Review: “The Omen”

The first time I heard they were remaking “The Omen” I had to ask…’why?’. Having seen the remake, I’m still left with the same question. Time has been kind to Richard Donner’s original 1976 effort, the thriller having earned itself a solid notch on the belt of the supernatural horror genre. Yet many seem to forget that upon its initial release, “The Omen” was essentially seen as a pale imitator of masterpieces like “The Exorcist” and “Rosemary’s Baby” which had both opened to great success before it.

Rewatching it again the other week, the film holds up better than many of the other efforts in the genre that still get churned out today. Even more surprisingly it yielded a half-decent initial sequel. Still, it remains the somewhat disappointing sister when compared to those other two benchmarks of the genre, and is ultimately a flawed but still highly effective bit of work.

This remake however is not a masterpiece, the complete opposite in fact. The whole point of a remake is to either improve upon a flawed film, or to bring a new and/or different perspective to a classic tale. ‘Omen’ does neither, rather it’s more like Gus Van Sant’s “Psycho” – essentially a shot for shot remake of the original, but with weaker performances and more deliberate ‘jump scares’ to get the teen girls screaming and gripping their boyfriends in fear.

In many ways it’s disturbing how much Director John Moore has adhered to the original film, so much so that those familiar with it in any way will very quickly get irritated or bored with this rehash. Even those new to the tale will find it’s now somewhat dated material and the inherent flaws from the original still visible, despite various attempts to hide them by ‘jazzing up’ the horror quotient.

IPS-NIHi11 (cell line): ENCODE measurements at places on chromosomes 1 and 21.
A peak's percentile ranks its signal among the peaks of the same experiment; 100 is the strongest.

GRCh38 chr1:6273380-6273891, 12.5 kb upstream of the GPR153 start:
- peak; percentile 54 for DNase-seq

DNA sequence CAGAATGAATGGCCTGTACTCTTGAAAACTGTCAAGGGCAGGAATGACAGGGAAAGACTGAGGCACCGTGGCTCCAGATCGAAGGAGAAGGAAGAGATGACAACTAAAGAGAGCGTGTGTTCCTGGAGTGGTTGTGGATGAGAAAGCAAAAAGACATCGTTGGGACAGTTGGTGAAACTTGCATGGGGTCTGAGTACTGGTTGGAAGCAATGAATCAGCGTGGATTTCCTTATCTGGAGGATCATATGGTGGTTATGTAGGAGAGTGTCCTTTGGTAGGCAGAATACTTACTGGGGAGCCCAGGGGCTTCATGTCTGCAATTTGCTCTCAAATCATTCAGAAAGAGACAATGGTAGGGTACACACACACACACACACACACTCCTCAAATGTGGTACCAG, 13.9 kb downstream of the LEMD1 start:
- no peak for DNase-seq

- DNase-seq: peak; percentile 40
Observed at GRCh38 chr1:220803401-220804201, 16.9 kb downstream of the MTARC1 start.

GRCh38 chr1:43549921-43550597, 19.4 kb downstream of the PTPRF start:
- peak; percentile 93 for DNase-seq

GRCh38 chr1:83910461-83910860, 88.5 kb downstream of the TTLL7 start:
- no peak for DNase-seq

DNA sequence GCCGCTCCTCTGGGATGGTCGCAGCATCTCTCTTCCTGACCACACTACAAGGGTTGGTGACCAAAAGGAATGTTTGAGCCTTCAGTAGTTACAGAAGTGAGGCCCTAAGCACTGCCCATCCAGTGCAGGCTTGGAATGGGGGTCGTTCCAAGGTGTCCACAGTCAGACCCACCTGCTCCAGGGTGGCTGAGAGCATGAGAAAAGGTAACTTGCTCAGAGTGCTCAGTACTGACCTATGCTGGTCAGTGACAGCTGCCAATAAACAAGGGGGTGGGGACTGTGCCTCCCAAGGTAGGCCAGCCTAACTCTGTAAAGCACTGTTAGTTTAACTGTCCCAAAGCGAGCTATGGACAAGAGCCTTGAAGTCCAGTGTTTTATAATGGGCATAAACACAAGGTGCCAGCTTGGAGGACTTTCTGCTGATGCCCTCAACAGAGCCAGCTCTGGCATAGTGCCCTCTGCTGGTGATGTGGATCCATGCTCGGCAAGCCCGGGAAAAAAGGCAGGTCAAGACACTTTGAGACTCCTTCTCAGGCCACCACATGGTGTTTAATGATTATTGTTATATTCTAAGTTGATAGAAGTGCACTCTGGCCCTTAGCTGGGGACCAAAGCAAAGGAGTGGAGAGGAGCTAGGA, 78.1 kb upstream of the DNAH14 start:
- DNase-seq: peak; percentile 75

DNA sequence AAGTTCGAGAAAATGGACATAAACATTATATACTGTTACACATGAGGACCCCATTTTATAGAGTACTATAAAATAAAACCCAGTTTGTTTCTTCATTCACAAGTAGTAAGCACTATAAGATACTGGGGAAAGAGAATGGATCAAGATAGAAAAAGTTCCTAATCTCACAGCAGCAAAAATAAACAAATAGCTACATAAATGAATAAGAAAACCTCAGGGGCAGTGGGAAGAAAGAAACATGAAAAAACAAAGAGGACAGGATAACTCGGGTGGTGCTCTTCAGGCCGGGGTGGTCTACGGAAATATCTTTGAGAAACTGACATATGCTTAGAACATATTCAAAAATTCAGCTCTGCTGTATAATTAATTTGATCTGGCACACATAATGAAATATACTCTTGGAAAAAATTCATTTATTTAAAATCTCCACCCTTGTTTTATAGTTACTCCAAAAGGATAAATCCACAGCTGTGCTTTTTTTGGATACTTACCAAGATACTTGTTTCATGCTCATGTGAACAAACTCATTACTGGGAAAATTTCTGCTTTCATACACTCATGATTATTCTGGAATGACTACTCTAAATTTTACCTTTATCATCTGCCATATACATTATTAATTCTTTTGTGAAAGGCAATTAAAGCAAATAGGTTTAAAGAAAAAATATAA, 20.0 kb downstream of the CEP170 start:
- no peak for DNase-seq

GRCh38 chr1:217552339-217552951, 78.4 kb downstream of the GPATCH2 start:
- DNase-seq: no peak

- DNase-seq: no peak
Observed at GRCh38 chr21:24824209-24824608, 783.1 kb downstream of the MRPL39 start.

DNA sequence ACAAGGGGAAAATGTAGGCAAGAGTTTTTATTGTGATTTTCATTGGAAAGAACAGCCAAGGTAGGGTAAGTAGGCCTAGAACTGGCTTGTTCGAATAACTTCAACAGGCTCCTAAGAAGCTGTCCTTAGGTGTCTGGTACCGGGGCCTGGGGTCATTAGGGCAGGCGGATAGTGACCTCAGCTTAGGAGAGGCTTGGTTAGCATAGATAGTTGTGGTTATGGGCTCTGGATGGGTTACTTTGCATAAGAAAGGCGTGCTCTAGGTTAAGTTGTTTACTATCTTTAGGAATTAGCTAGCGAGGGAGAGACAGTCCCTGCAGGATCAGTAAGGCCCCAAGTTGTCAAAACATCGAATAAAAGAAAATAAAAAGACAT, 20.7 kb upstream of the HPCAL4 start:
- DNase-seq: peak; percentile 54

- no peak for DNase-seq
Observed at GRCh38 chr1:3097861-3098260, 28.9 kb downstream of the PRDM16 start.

How did this happen? Moore is partly responsible, but I’m sure Fox pressuring him to hit the target release date has not helped. The pair first worked on the odious “Behind Enemy Lines” in 2001, a film best described as the cinematic equivalent of some drunk taking a dump on the tomb of the unknown soldier. Their second was 2004’s “Flight of the Phoenix”, a remake of a classic 1960’s adventure film. That however was a movie that has been practically forgotten by modern culture, so Moore had much greater freedom with his characters and story. He ended up delivering a lightly entertaining but forgettable action vehicle that was loyal to the original film but not to the point of it being a crux.

In the case of “The Omen” though, he’s much more mindful of the original’s impact on its audience and so almost never strays from it. The script has had maybe five lines of its dialogue changed, that’s it. Even very minor scenes are not only in the same style settings, but shot and lit in ways that are the same or on a ridiculously bigger scale that screams Hollywood interference. They’ve kept it so close to the material that even many of the original film’s flaws – the endless reciting of the poem, the reason behind the priest’s thigh birthmark, etc. still pop up with no explanation.

With so much used from the original, the filmmakers have mishandled the four things which still resonate from it today – the deaths, the tone, the performances and the music. The most immediately noticable difference is the music. Jerry Goldsmith’s original theme with its chilling Latin choir chants immediately unsettled you, whilst the incidental music cleverly added atmosphere to an assortment of scenes ranging from the creepy dogs to the shocking deaths. Marco Beltrami’s redux of Goldsmith’s work is a wash, forgettable white noise I can’t recall a single note of now – just 24 hours after I saw it.

Also, right from the start you’ll notice the film’s very minor cosmetic changes to make it more contemporary. There’s a vague bit at the start and end where high members of the Vatican are talking about these coming events to an ailing Pope. In one rather surprising scene they link recent tragedies such as 9/11, the Challenger disaster and the South-East Asian tsunami to the prophecies in Revelations about the coming of the Anti-Christ. Yet that one bit, along with an extra death to make Schrieber’s new occupation more credible, are the only true moments of new material here.